Chloramphenicol resistance

Brian Hiestand hiestand.2 at pop.service.ohio-state.edu
Thu Jul 18 08:19:42 EST 1996

In article <4sj21c$j2r at milo.mcs.anl.gov> Mark Fuller <mark_fuller at qmgate.anl.gov> writes:
>Path: magnus.acs.ohio-state.edu!math.ohio-state.edu!usc!elroy.jpl.nasa.gov!swrinde!newsfeed.internetmci.com!vixen.cso.uiuc.edu!milo.mcs.anl.gov!usenet
>From: Mark Fuller <mark_fuller at qmgate.anl.gov>
>Newsgroups: bionet.microbiology,sci.bio.microbiology,sci.bio.misc,bionet.toxicology,sci.research
>Subject: Chloramphenicol resistance
>Date: 17 Jul 1996 15:49:00 GMT
>Organization: Argonne National Laboratory
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>Does anyone have a few references to the mechanism by which 
>chloramphenicol (and other nitroaromatic antibiotics) are rendered 
>ineffective.  I've heard of low membrane permeability, active transport 
>of Chl out of the cell and acetylation, but I don't have any of the 
>references for these.  Also, are gram-positive organisms likely to be 
>more sensitive to chloramphenicol/nitroaromatic compounds?

>Any help would be much appreciated.

>Mark Fuller, Ph. D.
>Environmental Research Division € ER/203-J070
>Argonne National Laboratory
>Argonne, IL  60439-4843
>phone: (708) 252-1795
>FAX: (708) 252-8895
>email: mark_fuller at qmgate.anl.gov

Hi Dr. Fuller,
	From _Drug Evaluations, Annual 1995_ published by the AMA, p.1529.
"Chloramphenicol resistance among most gram-negative bacilli is due to drug 
inactivation by an acetyl-transferase that is R-factor mediated.  Resistance 
in gram-positive bacteria appears to develop by a similar mechanism but is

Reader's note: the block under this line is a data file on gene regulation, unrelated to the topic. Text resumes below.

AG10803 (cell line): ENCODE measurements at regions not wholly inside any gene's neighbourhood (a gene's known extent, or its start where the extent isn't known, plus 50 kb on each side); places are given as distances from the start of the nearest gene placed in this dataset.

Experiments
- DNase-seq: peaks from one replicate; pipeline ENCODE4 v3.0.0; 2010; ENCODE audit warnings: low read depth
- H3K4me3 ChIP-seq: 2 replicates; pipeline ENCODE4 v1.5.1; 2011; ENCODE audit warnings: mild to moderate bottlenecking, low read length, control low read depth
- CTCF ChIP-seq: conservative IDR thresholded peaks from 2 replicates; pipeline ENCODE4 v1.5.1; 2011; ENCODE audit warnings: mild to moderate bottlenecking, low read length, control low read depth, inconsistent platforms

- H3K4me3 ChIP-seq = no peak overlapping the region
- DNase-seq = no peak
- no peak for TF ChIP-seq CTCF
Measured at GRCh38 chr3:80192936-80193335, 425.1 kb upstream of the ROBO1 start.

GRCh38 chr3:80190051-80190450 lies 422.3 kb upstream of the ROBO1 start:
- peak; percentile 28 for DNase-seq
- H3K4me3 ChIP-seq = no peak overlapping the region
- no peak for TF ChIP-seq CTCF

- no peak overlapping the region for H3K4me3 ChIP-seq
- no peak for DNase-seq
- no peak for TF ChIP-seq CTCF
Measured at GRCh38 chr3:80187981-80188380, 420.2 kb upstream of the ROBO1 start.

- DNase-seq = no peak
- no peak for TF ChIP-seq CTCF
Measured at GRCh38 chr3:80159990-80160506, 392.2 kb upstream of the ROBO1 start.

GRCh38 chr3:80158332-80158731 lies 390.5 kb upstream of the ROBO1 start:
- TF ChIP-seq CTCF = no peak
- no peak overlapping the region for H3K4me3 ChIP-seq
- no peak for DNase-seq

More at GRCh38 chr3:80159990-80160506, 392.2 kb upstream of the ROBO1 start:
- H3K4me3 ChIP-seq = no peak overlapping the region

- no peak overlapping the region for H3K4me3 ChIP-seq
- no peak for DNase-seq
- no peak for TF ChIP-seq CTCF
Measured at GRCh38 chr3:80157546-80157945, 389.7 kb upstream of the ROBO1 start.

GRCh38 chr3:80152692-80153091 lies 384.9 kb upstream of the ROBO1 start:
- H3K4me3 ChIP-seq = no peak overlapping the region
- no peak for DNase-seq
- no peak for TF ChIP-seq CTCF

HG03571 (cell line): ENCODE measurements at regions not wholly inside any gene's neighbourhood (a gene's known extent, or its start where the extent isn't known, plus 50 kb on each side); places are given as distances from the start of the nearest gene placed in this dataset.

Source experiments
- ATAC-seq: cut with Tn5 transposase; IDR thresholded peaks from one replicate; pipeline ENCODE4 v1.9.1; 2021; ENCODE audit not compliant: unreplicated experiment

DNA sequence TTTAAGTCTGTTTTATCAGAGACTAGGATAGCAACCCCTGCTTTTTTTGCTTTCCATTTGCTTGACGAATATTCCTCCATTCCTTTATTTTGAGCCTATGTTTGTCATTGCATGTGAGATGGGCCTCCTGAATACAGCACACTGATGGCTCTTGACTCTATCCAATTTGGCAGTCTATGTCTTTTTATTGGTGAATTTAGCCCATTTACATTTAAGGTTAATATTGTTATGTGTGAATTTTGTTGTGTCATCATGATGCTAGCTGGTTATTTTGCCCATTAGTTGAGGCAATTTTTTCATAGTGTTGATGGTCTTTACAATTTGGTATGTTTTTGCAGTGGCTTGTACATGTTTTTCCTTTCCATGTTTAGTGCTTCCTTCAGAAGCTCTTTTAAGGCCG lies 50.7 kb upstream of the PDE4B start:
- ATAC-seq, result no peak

less well understood.  Pseudomonas aeruginosa and some strains of Proteus and 
Klebsiella become resistant through a nonenzymatic mechanism involving an 
inducible change in permeability that blocks the entry of chloramphenicol into 
the bacterial cell."

	From the same source, S.pneumococcus, S.pyogenes, S.agalactiae, and viridans 
strep are usually susceptible, with enterococci being variably susceptible. 
S.aureus usually susceptible, varies with regional utilization patterns.  MSRA 
usually resistant.  Peptococcus and Peptostreptococcus are susceptible.
	Bacillus spp, Listeria, Corynebacterium, clostridia spp, and Eubacterium are 
all susceptible.  Most Neisseria strains (meningitidis and gonorrhoeae) are 
susceptible, as is H.influenza.  A wide spectrum of other gram negatives are 
susceptible, with certain Enterobactericiae developing resistance with local 
patterns of use (spec. S. typhi epidemic in Mexico early 1970's)

Hope this helps
Brian Hiestand

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